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The young girl’s dreams are also symbolic of the effect of media stereotypes on girls that may look different from the images portrayed in magazines, or in this case, comic books. For this girl, the female superhero that she admires is strong, powerful, and has beautiful hair, all qualities that she wishes for. When she dreams of having “long blond hair,” it is evident that she feels this is a sign of beauty and power. Later in that same paragraph, the young girl recounts waking up from her Supergirl dreams, to find her physical appearance to be as disappointing as it was when she fell asleep: “...back in my body: my tight curls still clinging to my head, skinny arms and legs and flat chested”. This symbolizes the power of media directed at children and the pressure that young girls feel to look like the female models that are seen in books, magazines, or in this case, comic books.

Setting is used throughout the story to give the reader a sense of confinement and the young girl’s desire to break free from the conditions in the barrio. The use of symbolism to connect this is through Cofer’s carefully worded descriptions. The girl’s treasured comic books are stacked in the closet, this indicates that there is not enough space for these in her bedroom. When the author describes the girl’s transformation into Supergirl while climbing the stairs to the roof, the girl is literally bursting at the seams to be released from the confining space and to spread her arms in order to fly away. “Step by step I would fill out: My legs would grow long, my arms harden into steel…I would get on tiptoe, arms outstretched in the position of flight”. This description is symbolic for two reasons: it indicates that she feels physically confined in her small apartment; and, that she feels she is not a strong, powerful person in real life. When the girl describes that her dreams allow her to explore “beyond the few blocks of her barrio” (Cofer 204), the reader can sense that the young girl has had limited opportunity to experience life outside of the poor neighborhood in which she lives. This is a common problem for families that live in impoverished situations. These descriptions symbolize that she feels confined in her current surroundings of the little apartment in the barrio and believes that it will take super powers for her to escape her surroundings in order to have a better life.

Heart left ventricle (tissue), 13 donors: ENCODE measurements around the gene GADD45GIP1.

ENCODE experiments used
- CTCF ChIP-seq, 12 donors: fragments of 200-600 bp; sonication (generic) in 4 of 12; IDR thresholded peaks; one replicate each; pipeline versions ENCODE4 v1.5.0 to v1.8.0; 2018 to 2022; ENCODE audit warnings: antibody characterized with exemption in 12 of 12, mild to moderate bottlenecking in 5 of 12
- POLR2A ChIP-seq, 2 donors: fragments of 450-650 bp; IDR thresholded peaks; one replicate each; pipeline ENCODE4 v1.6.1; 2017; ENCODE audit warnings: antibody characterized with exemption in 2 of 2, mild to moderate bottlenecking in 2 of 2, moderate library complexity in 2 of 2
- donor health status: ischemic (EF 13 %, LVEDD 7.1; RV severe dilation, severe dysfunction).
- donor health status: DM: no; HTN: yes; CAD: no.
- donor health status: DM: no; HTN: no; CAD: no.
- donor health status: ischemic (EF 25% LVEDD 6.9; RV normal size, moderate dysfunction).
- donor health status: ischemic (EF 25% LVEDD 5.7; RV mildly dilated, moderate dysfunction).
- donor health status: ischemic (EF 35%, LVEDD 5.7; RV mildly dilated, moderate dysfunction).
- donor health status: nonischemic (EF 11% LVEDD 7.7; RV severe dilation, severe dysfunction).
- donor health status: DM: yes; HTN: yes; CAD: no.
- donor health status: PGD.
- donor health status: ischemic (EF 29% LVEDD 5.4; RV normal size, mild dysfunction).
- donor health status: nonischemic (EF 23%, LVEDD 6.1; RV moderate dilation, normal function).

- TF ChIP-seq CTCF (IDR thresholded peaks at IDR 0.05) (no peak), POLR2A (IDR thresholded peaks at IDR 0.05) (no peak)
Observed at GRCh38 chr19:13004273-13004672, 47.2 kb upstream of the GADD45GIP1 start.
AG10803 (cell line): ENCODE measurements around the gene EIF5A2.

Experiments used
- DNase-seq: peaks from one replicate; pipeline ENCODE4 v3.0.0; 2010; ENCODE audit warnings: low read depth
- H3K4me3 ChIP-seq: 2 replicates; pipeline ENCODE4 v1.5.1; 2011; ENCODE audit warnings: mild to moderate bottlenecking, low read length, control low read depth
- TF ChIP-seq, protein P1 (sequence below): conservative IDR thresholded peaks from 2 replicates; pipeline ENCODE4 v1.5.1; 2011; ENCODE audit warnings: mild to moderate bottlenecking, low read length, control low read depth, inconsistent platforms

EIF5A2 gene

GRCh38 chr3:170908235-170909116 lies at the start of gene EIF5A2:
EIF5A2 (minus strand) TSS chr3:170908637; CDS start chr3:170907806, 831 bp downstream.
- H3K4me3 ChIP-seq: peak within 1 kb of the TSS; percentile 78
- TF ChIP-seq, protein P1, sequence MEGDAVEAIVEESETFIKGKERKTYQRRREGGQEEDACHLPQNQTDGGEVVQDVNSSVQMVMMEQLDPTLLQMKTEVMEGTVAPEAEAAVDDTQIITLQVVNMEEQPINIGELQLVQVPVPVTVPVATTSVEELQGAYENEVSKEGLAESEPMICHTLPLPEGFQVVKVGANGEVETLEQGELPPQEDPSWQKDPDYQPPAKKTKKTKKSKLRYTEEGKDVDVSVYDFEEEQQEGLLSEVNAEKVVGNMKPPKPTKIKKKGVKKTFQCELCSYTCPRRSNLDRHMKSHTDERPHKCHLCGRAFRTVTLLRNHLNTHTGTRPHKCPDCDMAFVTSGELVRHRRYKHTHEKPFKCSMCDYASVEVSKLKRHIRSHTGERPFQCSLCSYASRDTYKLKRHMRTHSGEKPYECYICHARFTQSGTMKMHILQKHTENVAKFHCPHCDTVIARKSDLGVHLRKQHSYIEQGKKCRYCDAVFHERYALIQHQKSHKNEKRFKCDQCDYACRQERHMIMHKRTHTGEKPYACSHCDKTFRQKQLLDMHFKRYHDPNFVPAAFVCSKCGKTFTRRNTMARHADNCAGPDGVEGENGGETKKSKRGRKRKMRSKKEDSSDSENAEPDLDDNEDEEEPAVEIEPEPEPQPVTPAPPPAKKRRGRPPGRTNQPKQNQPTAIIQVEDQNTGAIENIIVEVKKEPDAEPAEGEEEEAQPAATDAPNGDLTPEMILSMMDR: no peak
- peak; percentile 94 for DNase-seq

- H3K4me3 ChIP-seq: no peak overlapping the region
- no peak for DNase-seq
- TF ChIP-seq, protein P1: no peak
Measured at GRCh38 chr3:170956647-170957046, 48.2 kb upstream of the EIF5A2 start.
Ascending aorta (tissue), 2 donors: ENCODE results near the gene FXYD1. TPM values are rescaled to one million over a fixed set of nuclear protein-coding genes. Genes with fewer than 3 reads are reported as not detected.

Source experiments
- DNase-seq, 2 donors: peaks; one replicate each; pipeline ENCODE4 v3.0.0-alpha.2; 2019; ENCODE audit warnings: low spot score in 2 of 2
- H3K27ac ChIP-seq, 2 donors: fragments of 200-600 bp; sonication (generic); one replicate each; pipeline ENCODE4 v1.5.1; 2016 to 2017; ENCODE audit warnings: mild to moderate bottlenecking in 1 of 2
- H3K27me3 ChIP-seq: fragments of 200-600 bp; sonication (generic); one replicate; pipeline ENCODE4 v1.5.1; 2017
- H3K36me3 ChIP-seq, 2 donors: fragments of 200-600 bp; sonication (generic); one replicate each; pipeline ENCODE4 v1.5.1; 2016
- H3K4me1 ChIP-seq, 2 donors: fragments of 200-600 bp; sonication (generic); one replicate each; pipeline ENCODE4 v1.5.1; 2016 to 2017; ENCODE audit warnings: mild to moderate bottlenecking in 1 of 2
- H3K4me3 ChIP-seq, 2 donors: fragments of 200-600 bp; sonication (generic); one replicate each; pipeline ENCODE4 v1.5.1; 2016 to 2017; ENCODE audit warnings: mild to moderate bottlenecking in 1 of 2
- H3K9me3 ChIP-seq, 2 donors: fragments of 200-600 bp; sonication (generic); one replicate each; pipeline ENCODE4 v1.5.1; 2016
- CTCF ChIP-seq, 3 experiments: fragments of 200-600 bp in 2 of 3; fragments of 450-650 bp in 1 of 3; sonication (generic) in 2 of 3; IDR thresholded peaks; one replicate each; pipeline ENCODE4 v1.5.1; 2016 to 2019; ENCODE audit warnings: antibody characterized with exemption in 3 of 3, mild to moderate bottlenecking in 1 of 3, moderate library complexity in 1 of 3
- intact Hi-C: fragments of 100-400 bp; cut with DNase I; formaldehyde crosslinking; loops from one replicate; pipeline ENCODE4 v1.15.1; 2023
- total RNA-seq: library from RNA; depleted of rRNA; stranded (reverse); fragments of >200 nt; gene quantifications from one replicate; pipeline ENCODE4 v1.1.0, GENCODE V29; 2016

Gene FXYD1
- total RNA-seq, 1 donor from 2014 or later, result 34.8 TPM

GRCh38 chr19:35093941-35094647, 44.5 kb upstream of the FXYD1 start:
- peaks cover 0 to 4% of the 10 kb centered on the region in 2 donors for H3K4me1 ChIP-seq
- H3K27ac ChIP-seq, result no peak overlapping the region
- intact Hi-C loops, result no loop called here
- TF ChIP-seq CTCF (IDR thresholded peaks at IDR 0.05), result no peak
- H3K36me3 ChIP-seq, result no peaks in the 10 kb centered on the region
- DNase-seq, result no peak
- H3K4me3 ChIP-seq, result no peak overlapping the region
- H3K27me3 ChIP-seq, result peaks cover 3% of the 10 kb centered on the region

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Much of the symbolism in “Volar” is in the dreams and imagination of a young girl. The main character uses her dreams as a means to escape her own reality of a tiny apartment, poor family, and limited experiences in the world. She lacks self-esteem and desires to look like the image of Supergirl from her favorite comic book so that she can fly away from her reality. The author, Judith Ortiz Cofer, enhances the story’s setting by using symbolism to convey poverty, confinement, and the effects of media on a girl’s self-image.

Works Cited

  • Cofer, Judith O. 'Volar.' The Norton Introduction to Literature. Ed. Kelly Mayes. New York: W.W. Norton & Company, 2016. 203-205. Print.
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Judith Ortiz Cofer’s Volar: Summary, Setting and Symbolism. (2022, July 01). GradesFixer. Retrieved February 24, 2024, from
“Judith Ortiz Cofer’s Volar: Summary, Setting and Symbolism.” GradesFixer, 01 Jul. 2022,
Judith Ortiz Cofer’s Volar: Summary, Setting and Symbolism. [online]. Available at: <> [Accessed 24 Feb. 2024].
Judith Ortiz Cofer’s Volar: Summary, Setting and Symbolism [Internet]. GradesFixer. 2022 Jul 01 [cited 2024 Feb 24]. Available from: